The PoliBlog

The Collective
Tuesday, November 20, 2024
By Dr. Steven Taylor

Via WaPo: For Democrats, Iowa Still Up for Grabs

The top three Democratic presidential contenders remain locked in a close battle in Iowa, with Sen. Hillary Rodham Clinton (N.Y.) seeing her advantages diminish on key issues, including the questions of experience and which candidate is best prepared to handle the war in Iraq, according to a new Washington Post-ABC News poll.

Sen. Barack Obama (Ill.) draws support from 30 percent of likely Democratic caucus-goers in Iowa, compared with 26 percent for Clinton and 22 percent for former senator John Edwards (N.C.). New Mexico Gov. Bill Richardson received 11 percent. The results are only marginally different from a Post-ABC poll in late July, but in a state likely to set the tone for the rest of the nominating process, there are significant signs of progress for Obama — and harbingers of concern for Clinton.

Iowa is quite difficult to predict for a variety of reasons, not the least of which being that if in a given meeting a candidate fails to reach “viability’ (which ranges from 25% to 15%, depending on the number of delegates being elected–see the rules here [PDF]) the caucus attendees voting for that candidate then vote for their second choice. As such, to know voters’ second choice is an important factor in determining likely outcomes. As such, Obama has reason to smile:

In another positive shift for Obama, 55 percent now see him as their first or second choice, an important trend in a state where a person’s second choice can matter and voters often switch their support at the last minute.

Other numbers also suggest that many voters’ second choice would be someone other than Clinton:

Fifty-five percent of those surveyed reported that a “new direction and new ideas” are their top priority, compared with 33 percent who favored “strength and experience.” That is a shift from July, when 49 percent sought change and 39 percent experience.


in Iowa, Obama dominates the “change” vote, winning 43 percent of that group, compared with 25 percent for Edwards and 17 percent for Clinton.

Of course, it is rather difficult to really rely on polling numbers for the Iowa caucuses to begin with, given that it is difficult to know for sure if one’s sample really captures the likely universe of caucus attendees.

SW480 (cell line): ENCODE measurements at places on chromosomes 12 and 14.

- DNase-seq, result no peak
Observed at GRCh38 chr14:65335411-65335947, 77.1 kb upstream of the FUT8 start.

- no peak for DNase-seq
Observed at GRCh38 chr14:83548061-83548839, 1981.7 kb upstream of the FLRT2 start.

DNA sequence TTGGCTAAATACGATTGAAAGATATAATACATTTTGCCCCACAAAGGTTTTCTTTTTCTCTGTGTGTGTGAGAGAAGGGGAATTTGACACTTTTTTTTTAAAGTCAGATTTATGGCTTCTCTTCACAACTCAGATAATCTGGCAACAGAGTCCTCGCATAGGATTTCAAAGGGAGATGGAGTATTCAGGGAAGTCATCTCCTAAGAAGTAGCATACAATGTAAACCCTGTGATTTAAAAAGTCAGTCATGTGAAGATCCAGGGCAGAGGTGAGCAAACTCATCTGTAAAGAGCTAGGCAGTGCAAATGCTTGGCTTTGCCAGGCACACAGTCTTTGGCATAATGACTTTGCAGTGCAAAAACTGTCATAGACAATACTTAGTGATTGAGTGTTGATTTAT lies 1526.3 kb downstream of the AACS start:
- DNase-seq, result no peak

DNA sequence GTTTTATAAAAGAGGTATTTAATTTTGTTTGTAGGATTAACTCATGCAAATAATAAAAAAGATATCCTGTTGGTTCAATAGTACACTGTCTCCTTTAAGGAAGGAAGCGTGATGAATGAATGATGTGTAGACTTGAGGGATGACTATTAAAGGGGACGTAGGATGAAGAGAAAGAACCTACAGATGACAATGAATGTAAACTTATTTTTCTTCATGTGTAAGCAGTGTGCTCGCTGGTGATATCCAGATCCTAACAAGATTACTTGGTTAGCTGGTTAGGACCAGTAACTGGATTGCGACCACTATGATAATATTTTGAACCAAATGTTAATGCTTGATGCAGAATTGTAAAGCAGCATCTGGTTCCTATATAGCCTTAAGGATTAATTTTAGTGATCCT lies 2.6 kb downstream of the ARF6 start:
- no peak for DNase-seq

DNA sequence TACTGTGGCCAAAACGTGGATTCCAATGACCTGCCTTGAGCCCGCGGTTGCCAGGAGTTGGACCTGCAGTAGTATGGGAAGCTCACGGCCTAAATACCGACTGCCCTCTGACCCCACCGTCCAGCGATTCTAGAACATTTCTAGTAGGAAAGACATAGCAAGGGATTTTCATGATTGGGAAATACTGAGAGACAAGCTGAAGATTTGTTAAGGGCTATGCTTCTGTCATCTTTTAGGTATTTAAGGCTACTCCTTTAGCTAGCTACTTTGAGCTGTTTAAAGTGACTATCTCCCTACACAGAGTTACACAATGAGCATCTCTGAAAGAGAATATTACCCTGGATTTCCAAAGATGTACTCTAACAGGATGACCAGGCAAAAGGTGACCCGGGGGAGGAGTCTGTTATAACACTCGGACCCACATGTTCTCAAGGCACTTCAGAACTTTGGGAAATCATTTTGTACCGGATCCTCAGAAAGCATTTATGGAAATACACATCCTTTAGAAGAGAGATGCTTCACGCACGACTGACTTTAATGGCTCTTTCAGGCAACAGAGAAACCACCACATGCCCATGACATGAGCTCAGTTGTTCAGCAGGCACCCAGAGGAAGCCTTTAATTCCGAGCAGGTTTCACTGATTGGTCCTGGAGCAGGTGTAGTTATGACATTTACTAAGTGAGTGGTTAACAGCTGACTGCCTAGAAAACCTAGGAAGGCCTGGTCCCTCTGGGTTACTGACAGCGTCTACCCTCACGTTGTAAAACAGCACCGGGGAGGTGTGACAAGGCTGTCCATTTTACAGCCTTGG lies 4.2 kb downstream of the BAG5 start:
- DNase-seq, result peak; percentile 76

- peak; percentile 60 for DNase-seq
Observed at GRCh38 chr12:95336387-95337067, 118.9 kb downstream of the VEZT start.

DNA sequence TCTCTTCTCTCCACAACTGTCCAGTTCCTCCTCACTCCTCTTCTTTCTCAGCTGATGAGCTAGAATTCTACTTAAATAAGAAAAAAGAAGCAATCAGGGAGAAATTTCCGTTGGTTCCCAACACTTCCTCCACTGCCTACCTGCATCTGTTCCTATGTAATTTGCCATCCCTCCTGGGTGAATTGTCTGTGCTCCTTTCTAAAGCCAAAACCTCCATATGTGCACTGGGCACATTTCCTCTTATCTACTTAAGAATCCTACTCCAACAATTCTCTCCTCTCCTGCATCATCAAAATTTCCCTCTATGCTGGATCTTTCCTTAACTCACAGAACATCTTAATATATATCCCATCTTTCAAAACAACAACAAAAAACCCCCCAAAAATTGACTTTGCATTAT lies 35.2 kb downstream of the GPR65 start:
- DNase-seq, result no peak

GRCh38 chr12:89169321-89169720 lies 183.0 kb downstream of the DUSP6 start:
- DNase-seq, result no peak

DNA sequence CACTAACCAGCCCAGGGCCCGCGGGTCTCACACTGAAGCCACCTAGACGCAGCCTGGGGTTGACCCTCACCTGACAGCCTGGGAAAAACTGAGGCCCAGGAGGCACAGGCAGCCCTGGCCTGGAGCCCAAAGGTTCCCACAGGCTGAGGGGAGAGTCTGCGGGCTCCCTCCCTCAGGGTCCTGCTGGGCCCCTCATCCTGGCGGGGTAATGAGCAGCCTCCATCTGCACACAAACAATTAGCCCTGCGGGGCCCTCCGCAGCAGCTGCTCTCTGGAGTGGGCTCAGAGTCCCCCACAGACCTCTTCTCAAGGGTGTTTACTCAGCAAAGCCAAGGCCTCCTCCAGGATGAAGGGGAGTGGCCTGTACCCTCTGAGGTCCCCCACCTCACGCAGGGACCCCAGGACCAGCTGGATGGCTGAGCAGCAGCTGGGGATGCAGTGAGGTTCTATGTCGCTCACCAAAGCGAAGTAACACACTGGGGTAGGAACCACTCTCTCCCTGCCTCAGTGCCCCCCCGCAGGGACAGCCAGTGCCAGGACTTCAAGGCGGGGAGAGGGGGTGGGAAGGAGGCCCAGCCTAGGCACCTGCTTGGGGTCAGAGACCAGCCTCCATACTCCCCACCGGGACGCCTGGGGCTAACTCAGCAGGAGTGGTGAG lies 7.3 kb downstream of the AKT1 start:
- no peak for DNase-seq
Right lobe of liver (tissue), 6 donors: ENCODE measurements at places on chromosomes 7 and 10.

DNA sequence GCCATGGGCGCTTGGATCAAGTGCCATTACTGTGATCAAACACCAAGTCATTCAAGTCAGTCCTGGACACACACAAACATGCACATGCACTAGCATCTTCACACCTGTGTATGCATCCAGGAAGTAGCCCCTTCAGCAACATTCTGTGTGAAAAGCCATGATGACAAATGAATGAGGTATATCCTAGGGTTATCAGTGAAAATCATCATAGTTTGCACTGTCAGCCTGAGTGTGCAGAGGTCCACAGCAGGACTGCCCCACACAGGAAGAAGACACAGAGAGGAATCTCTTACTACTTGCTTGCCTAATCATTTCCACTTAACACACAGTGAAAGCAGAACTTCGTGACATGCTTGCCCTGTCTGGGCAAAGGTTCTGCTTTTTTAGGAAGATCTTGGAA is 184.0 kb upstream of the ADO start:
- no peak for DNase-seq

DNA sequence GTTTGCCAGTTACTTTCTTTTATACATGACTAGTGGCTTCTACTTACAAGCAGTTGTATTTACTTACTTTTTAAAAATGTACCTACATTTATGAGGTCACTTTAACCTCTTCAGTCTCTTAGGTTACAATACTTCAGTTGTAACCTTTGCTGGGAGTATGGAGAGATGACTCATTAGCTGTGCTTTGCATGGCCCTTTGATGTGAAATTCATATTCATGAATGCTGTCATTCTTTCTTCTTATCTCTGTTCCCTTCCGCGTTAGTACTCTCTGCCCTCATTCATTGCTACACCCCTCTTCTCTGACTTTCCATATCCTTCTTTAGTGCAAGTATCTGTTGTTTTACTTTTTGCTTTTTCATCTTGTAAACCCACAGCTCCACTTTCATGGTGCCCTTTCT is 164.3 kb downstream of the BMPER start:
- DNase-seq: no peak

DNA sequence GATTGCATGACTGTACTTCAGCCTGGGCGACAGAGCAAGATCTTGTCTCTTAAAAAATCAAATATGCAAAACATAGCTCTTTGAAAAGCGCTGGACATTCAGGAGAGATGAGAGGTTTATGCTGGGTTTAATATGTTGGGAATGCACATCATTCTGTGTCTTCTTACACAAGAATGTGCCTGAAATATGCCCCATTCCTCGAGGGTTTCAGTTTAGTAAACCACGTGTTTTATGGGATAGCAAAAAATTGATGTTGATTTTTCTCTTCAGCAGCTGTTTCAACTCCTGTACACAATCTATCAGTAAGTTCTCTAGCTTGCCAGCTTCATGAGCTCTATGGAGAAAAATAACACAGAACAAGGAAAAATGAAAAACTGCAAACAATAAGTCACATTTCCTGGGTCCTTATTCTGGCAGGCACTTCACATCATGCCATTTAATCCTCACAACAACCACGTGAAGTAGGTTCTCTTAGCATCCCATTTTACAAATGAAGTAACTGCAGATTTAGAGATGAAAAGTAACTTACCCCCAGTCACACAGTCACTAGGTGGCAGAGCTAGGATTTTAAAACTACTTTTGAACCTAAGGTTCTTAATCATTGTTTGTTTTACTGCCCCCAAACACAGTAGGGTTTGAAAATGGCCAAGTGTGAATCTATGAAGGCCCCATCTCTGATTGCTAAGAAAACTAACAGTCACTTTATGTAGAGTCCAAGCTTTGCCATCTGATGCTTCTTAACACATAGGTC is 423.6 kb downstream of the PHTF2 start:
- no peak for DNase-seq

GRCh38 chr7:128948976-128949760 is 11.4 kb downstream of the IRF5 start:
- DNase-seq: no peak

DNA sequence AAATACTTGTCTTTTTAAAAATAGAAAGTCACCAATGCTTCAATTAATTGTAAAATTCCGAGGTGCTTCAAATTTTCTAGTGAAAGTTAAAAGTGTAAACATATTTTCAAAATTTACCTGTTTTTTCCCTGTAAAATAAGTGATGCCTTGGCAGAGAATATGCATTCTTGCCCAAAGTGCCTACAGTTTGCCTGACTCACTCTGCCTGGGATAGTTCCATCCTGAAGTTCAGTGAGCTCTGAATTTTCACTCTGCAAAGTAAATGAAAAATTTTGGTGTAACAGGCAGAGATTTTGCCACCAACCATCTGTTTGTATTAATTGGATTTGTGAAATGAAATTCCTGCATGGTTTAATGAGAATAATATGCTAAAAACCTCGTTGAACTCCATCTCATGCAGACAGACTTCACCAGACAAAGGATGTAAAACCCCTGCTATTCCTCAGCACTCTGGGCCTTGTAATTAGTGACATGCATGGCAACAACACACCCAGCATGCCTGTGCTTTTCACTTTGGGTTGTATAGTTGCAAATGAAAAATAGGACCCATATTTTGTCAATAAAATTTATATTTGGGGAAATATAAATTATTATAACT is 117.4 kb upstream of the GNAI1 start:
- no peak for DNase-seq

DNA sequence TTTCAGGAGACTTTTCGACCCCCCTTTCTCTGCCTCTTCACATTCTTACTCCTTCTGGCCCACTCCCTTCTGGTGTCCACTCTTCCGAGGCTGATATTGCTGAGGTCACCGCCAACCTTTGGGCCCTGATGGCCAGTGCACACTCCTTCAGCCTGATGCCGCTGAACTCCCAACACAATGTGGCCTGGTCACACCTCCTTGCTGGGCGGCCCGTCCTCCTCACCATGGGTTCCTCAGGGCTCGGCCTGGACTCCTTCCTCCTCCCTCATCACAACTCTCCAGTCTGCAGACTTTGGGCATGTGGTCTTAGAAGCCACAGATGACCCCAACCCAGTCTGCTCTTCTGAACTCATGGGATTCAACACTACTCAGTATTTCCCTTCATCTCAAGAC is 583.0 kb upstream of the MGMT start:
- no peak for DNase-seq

One has to also wonder if the insane need to be first will affect who turns out, given that the event will be held this year on January 3rd–which is on the tail-end of the holiday season. I wonder, for example, when do Iowa public schools return to session? One suspects that many won’t start back until Monday the 7th and therefore one wonders if some families won’t still be traveling on the 3rd. Further, the Orange Bowl will be that night, which may dissuade some folks from being out at the meetings. Neither of those is a major factor, but could still shape the specific set of persons who turn up to vote.

Of course, even if Obama does win Iowa, I find it still rather unlikely that he would go on to win the nomination.

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Filed under: US Politics, 2008 Campaign | |


  • el
  • pt
    1. So, second choices matter. So, how hard would it be for pollsters to ask voters caucus-goers for their second (and while they are at it, third) choices?

      Pretty hard, apparently, because I don’t think anyone does it.

      Note also that the poll has a ±4.5 margin of error, and therefore it can’t tell us who is in first place among the top three. I might also ask how hard would it be in Iowa–little IOWA!–to get a tighter MOE, but I won’t, because that would just be piling on at this point.

      Comment by MSS — Tuesday, November 20, 2024 @ 2:55 pm

    2. :)

      Comment by Dr. Steven Taylor — Tuesday, November 20, 2024 @ 3:28 pm

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